By Anita Brook FCCA, founder of Accounts Assist
This year, we’ve asked some of our members to share with us their thoughts on the budget: how it affects them and how it affects the businesses with which they work. Their views are their own. Today’s first post comes from Anita Brook, the founder of Accounts Assist – a chartered certified accountancy firm specialising in accountancy and taxation services for all types of small businesses – and a member of the ACCA UK practitioners panel.
The chancellor produced a budget last week that did many of the things that needed to be done, in my opinion. He ended the 50p tax rate on higher earners; Mr Osborne predicts that by reducing the top rate by 5p, he will significantly increase the state’s revenue, and many reputable economists agree with him. He reduced corporation tax by 1p, a much needed boost for businesses that still have to cope with slow trading conditions. Most importantly of all, by raising the personal allowance by £3,580, he has taken about a million people out of income tax altogether.
The following were also announced:
Enterprise Investment Schemes
From 6 April 2012 there are two schemes which you can use to achieve tax relief for investing in small unquoted companies: the seed enterprise investment scheme (SEIS) and the enterprise investment scheme (EIS). The tax relief given under each scheme is shown below for 2012/13:
Rate of income tax relief: SEIS = 50%; EIS = 30%
Annual maximum investment qualifying for income tax relief: SEIS = £100,000; EIS = £1,000,000
Capital gains tax relief on investment: SEIS = 18% or 28%; EIS = deferred relief
Both the company and the investor have to qualify in order to receive tax relief under SEIS or EIS.
Business Tax Simplification
The government wants to simplify the accounts small businesses (partnerships and sole-traders) have to prepare for tax purposes. It is consulting on whether preparing accounts on a cash basis would be easier, and standard allowances could be used for the business use of vehicles and the proprietor's home. Any changes are likely to apply from April 2013 or later.
The big news for individuals is that the personal allowance will increase to £9,205 from 6 April 2013, so you have to wait another year for that extra tax-free income. The personal allowance has already been increased by £630 from 6 April 2012 to £8,105.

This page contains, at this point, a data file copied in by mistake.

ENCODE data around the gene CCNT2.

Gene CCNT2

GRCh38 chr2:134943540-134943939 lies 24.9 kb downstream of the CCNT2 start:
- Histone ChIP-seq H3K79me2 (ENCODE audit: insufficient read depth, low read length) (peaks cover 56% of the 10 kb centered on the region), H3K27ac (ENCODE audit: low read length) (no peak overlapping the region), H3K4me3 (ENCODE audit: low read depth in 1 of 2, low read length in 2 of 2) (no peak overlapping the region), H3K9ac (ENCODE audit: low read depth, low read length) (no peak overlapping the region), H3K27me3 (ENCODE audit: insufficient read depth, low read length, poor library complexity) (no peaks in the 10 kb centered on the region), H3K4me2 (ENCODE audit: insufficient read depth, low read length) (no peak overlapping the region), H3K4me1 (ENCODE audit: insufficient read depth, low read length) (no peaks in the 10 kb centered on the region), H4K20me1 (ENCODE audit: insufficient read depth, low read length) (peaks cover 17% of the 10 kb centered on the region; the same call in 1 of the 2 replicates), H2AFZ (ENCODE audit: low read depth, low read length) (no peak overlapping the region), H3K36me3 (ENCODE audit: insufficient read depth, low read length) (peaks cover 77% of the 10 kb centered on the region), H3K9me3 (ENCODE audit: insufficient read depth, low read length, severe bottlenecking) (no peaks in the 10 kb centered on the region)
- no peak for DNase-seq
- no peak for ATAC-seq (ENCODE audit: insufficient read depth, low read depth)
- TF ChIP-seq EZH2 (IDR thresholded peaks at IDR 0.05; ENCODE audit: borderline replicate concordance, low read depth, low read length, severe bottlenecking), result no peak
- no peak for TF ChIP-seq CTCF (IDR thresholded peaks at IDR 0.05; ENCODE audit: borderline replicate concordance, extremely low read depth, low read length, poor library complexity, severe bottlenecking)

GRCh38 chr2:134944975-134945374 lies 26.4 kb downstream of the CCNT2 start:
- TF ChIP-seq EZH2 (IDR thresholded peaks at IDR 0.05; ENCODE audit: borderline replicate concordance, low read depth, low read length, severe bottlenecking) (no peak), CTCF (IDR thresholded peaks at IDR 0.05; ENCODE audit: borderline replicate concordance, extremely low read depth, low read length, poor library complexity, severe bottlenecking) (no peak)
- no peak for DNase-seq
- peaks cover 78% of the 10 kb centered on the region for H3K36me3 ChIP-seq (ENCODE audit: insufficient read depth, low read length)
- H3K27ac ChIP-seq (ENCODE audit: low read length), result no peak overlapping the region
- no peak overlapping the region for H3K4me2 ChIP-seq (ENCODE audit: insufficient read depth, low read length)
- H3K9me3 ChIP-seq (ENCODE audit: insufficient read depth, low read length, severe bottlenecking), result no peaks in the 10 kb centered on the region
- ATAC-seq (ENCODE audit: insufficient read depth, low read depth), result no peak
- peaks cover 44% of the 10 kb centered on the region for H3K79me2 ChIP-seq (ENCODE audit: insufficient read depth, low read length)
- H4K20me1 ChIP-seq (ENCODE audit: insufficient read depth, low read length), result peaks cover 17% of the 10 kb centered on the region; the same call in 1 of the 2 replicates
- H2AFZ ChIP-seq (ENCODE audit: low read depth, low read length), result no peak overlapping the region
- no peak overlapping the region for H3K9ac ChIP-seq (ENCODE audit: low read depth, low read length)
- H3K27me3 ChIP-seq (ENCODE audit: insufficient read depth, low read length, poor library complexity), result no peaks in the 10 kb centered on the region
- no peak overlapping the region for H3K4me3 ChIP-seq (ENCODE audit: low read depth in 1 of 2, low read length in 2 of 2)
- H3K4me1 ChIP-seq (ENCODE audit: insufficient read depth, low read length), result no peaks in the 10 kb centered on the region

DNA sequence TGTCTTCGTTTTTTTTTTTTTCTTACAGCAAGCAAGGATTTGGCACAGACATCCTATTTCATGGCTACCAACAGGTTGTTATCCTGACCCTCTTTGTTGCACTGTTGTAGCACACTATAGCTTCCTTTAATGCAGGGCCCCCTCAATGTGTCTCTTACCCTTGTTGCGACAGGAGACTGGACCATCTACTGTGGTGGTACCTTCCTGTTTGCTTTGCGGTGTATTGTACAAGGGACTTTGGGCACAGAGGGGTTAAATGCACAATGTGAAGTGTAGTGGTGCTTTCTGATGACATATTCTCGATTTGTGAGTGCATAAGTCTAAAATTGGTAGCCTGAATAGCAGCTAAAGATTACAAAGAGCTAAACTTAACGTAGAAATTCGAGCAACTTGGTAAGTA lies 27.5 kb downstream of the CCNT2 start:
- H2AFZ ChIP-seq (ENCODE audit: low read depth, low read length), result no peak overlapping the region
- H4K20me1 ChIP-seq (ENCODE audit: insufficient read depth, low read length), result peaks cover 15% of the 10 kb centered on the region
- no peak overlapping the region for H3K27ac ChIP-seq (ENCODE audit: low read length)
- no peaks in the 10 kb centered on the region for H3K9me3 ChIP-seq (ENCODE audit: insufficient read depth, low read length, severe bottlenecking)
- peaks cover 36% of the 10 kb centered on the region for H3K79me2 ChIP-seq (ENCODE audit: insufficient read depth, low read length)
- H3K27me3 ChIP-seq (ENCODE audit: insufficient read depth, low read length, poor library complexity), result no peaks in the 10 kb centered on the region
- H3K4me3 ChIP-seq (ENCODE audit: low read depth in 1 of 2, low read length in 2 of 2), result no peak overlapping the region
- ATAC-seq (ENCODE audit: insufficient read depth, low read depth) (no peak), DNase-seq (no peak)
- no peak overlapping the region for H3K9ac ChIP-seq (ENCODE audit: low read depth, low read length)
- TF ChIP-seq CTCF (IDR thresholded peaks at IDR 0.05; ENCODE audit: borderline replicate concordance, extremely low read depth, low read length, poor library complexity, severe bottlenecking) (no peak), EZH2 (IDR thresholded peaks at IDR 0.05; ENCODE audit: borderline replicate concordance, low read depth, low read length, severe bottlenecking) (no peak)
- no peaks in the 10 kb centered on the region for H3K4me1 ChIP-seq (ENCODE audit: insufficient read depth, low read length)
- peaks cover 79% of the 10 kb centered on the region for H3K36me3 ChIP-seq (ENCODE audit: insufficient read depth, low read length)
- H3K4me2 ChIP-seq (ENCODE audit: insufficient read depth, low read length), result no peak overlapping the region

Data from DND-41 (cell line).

We were all expecting the withdrawal of child benefit from families where at least one parent pays tax at 40% or higher.
The chancellor listened to reason and has decided to taper the withdrawal of child benefit where the higher earner's net income (after losses but before allowances) exceeds £50,000. For every £100 of income over £50,000, a tax charge will apply equivalent to 1% of the child benefit received by the family. This will lead to the complete withdrawal of child benefit at £60,000 of net income. This tax charge is to apply from 1 January 2013, and will be collected through PAYE and self-assessment from the higher earning partner in the family.
Child Tax Credit
Family element: £545 (2011/12 – £545)
First income threshold: £15,860 (2011/12 – £15,860)
Second income threshold: withdrawn (2011/12 – £40,000)
Working Tax Credit
Basic element: £1,920 (2011/12 – £1,920)
Couple and lone parent: £1,950 (2011/12 – £1,950)
30 hour element: £790 (2011/12 – £790)
Maximum costs for one child: £175 per week (2011/12: £175 per week)
Maximum cost for all children: £300 per week (2011/12: £300 per week)
Percentage of costs covered: 70% (2011/12: 70%)
First income threshold: £6,420 (2011/12: £6,420)
Withdrawal rate: 41% (2011/12: 41%)
Income rise disregard: £10,000 (2011/12: £10,000)
Income fall disregard: £2,500 (2011/12: N/A)
In my opinion, a budget that focuses on lowering taxes for working people has to be a good thing, so increasing the personal allowances gives a strong positive message. Also, lower corporation tax for businesses will be welcomed, but I’d have liked the chancellor to have dropped the rate and faster and further than promised.